E-commerce giant handled 80 percent of China's online business last year, logging more Internet transactions than US-based Amazon.com and eBay combined More

Video Uneasy Calm Settles Over Israel, Gaza Strip

As cease-fire begins, Palestinians celebrate in streets; Israelis remain wary More

Video Chinese Doctors Use 3-D Spinal Implant

In treatment of a 12-year-old boy Chinese doctors used a 3-D printer and special software to create an exact replica of vertebra More

This forum has been closed.
Comments
     
There are no comments in this forum. Be first and add one

Featured Videos

Your JavaScript is turned off or you have an old version of Adobe's Flash Player. Get the latest Flash player.
Chinese Doctors Use 3-D Spinal Implanti
X
August 27, 2014 4:53 PM
A Chinese boy suffering from a debilitating bone disease has become the first patient with a part of his spine created in a three-dimensional printer. Doctors say he will soon regain normal mobility. VOA’s George Putic reports.
Video

Video Chinese Doctors Use 3-D Spinal Implant

A Chinese boy suffering from a debilitating bone disease has become the first patient with a part of his spine created in a three-dimensional printer. Doctors say he will soon regain normal mobility. VOA’s George Putic reports.
Video

Video Uneasy Calm Settles Over Israel, Gaza Strip

Israel and the Gaza Strip have been calm since a cease-fire set in Tuesday evening, ending seven weeks of hostilities. Hamas, which controls Gaza, declared victory. Israelis were more wart. VOA’s Scott Bobb reports from Jerusalem.
Video

Video India’s Leprosy Battle Stymied by Continuing Stigma

Medical advancements in the treatment of leprosy have greatly diminished its impact around the world, largely eliminating the disease from most countries. India made great strides in combating leprosy, but still accounts for a majority of the world’s new cases each year, and the number of newly infected Indians is rising - more than 130,000 recorded last year. Doctors there say the problem has more to do with society than science. VOA News reports from Kolkata.
Video

Video Northern California Quake: No Way to Know When Next One Will Hit

A magnitude 6.0 earthquake rocked northern California’s Napa Valley on Sunday. Roads twisted and water mains burst. It was the wine country’s most severe quake in 15 years, and while hospitals treated many people, no one was killed. Arash Arabasadi has more from Washington on what the future may hold for those residents living on a fault line.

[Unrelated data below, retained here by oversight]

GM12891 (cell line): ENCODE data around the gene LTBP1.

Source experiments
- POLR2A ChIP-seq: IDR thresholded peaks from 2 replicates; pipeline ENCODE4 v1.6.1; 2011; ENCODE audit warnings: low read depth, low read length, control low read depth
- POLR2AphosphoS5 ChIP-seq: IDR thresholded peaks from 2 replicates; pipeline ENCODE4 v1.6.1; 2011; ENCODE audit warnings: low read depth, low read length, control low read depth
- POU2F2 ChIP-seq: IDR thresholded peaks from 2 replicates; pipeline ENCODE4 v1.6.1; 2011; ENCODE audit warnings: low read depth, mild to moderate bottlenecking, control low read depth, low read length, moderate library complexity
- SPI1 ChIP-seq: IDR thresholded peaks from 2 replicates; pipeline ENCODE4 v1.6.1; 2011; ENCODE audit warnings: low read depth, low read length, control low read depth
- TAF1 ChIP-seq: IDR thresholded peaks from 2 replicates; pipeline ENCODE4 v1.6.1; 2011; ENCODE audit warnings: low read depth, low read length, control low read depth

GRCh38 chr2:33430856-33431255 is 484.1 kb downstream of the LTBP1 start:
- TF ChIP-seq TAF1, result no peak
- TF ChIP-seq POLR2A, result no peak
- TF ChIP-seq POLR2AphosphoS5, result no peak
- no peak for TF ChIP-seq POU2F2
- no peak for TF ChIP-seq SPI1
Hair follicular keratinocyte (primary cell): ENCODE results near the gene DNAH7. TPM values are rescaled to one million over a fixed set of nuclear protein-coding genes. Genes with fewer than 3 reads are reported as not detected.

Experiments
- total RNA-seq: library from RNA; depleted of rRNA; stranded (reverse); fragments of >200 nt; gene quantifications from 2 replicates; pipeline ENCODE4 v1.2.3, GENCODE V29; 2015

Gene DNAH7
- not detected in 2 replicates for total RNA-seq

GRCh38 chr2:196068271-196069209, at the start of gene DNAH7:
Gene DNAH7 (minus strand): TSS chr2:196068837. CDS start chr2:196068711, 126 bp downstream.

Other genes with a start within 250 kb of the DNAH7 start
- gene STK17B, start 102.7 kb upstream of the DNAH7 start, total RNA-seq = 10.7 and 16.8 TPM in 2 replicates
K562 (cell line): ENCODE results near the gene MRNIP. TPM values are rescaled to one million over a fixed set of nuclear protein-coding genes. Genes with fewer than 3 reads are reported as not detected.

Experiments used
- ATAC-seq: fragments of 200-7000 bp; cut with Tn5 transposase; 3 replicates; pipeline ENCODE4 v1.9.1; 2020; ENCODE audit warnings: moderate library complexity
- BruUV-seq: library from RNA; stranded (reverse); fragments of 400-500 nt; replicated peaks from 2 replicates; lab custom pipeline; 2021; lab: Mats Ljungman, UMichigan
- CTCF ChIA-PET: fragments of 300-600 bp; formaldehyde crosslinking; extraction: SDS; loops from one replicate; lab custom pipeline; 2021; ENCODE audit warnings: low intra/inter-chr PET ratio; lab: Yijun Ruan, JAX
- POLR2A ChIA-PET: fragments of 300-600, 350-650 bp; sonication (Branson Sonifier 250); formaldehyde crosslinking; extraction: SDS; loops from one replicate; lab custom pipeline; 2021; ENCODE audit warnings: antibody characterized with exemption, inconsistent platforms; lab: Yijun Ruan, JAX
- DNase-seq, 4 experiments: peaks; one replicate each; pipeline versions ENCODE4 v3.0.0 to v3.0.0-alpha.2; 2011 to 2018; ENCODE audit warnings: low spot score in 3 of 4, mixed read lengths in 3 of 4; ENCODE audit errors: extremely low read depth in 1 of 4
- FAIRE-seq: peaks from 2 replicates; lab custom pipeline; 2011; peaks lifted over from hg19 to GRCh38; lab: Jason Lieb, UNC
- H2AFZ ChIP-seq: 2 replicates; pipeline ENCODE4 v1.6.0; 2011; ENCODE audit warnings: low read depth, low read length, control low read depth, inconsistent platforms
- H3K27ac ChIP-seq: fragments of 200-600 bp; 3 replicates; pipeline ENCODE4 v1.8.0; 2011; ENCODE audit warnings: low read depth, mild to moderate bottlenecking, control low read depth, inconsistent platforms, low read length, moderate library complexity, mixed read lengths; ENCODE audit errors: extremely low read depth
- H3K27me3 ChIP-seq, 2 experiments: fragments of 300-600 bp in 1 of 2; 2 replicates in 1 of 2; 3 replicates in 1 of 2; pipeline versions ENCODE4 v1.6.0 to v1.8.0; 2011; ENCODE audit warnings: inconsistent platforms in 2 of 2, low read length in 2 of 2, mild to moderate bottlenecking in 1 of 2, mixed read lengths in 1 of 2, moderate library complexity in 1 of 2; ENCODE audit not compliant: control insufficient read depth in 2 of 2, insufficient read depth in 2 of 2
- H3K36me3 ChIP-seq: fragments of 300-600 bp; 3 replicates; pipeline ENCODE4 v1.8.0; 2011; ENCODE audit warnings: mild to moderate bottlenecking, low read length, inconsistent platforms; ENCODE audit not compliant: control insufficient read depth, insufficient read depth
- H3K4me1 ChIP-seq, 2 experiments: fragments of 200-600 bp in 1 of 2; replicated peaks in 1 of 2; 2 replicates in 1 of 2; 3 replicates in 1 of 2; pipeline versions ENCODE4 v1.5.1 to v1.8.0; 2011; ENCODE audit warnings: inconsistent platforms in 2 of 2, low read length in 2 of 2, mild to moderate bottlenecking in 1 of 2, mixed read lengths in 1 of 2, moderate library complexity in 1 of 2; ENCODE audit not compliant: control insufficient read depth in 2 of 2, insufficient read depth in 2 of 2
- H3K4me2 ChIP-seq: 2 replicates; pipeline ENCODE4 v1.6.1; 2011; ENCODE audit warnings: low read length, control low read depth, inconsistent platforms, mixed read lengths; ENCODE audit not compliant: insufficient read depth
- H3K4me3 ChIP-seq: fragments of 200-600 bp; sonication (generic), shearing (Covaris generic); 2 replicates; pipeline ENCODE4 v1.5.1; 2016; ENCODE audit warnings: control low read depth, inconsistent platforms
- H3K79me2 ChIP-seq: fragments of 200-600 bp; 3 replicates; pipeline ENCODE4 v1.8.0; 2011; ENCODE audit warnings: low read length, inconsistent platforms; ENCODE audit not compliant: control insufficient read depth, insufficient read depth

Video

Video Scientists Unlock Mystery of Bird Flocks

How can flocks of birds, schools of fish or herds of antelope suddenly change direction -- all the individuals adjusting their movement in concert, at seemingly the same time? British researchers now have some insights into this behavior, which has puzzled scientists for a long time. VOA's George Putic has more.
Video

Video Ukraine: Captured Troops Proof of Russian Role in Separatist Fight

Ukrainian officials say they have captured Russian soldiers on Ukrainian territory -- the latest accusation of Moscow's involvement in the conflict in eastern Ukraine. VOA's Gabe Joselow reports from the Ukrainian side of the battle, where soldiers are convinced of Russia's role.
Video

Video Rubber May Soon Come From Dandelions

Synthetic rubber has been around for more than a century, but quality tires for cars, trucks and aircraft still need up to 40 percent or more natural rubber content. As the source of natural rubber, the rubber tree, is prone to disease and can be affected by bad weather. So scientists are looking for replacements. And as VOA’s George Putic reports, they may have found one in a ubiquitous weed.
Video

Video Jewish Life in Argentina Reflected in Yiddish Tango

Jewish people from across Europe and Russia have been immigrating to Argentina for hundreds of years. They brought with them dance music that were eventually mixed with Argentine tango. The result is Yiddish tango -- a fusion of melodies and cultural experiences that is still evolving today. Elizabeth Lee reports from the Skirball Cultural Center in Los Angeles, where one band is bringing Yiddish tango to an American audience.

AppleAndroid